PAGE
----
Lithuania’s economy is diverse. The most important industries are biotechnology with numerous research and development centers, wood processing and tourism – and the logistics industry itself. For example, the small country ranks second in the EU in cabotage traffic (transports in other countries), right after Poland.
On the road in France and Germany
Lithuania handles the majority of its cabotage traffic in countries with which it has no borders: just over 40 percent in France, slightly less in Germany. Poland, Germany and Latvia are currently the main trading partners with which it has close economic ties.
This seems a bit strange: While other countries are happy to use the cheap transport services from Lithuania, transport in the country costs more than in many other states.
Important transit country
105 million tons of goods are transported in Lithuania every year. Sixty-three percent of the transport runs on roads (21,325 kilometers, 447 of which are highways), 19 percent by rail (with a strong downward trend), 13 percent by air and 5 percent by inland waterways. Driver shortage? No such thing! Around 4,300 transport companies are registered in the country, with 80,000 drivers.
Lithuania is an important exporter of chemicals, machinery, mineral products, textiles, plastics and foodstuffs. It also imports many products in these categories, as well as metals and transport equipment. Lithuania is also very important as a transit country between Central and Northern Europe, especially for oil. All this results in an annual transport performance of around six billion ton kilometers. Domestic transport accounts for about 40 percent of this.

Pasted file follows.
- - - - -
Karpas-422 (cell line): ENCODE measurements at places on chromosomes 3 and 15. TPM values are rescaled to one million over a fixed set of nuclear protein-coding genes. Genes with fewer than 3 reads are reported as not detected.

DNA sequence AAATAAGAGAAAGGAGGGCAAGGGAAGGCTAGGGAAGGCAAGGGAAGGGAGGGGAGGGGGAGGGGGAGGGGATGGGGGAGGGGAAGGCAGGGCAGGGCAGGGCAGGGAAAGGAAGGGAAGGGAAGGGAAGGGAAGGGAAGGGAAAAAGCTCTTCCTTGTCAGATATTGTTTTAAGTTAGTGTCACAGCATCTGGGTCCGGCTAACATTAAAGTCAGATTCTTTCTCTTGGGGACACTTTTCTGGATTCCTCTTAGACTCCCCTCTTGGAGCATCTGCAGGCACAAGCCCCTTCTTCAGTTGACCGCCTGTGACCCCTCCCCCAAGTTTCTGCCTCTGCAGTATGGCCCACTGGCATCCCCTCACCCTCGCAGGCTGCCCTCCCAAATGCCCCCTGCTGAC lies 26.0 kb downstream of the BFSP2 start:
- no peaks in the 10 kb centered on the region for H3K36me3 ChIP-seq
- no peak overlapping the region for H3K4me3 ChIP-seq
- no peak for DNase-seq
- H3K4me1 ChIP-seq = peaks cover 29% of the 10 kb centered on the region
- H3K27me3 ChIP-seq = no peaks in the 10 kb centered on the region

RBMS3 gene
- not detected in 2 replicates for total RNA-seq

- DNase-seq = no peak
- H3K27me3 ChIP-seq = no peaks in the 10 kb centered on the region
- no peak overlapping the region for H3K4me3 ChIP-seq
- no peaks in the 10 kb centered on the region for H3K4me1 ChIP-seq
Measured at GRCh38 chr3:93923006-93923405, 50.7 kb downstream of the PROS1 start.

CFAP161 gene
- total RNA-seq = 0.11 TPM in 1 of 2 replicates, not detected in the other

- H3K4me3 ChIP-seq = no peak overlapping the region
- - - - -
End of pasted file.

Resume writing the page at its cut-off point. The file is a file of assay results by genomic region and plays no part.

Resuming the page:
The most important transport links are the A1 from the capital Vilnius to the port city of Klaipėda and the E67 (Via Baltica), which connects Prague, Wroclaw and Warsaw via the Lithuanian cities of Lazdijai and Kaunas and then on to Helsinki via Riga and Tallinn.
One of Lithuania’s most important transport links: the A1 from the capital Vilnius to the port city of Klaipėda. Photo: August BigHead
On the one hand, Lithuania benefits from its central location between East and West and a well-developed infrastructure. On the other hand, the transport sector is facing a flood of challenges, first and foremost adjustments to European transport and social standards as well as environmental demands.
The mobility turnaround is still in its infancy in Lithuania. There have been many announcements, but as yet hardly any successes. Just 730 trucks with alternative drives are rolling through the country.
For national and international passenger transport, bus transport plays an important role with the large long-distance bus lines of Eurolines, Ecolines and Lux-Express.
Have you ever transported anything to Lithuania or met Lithuanian colleagues at rest stops? Tell us about it in a comment!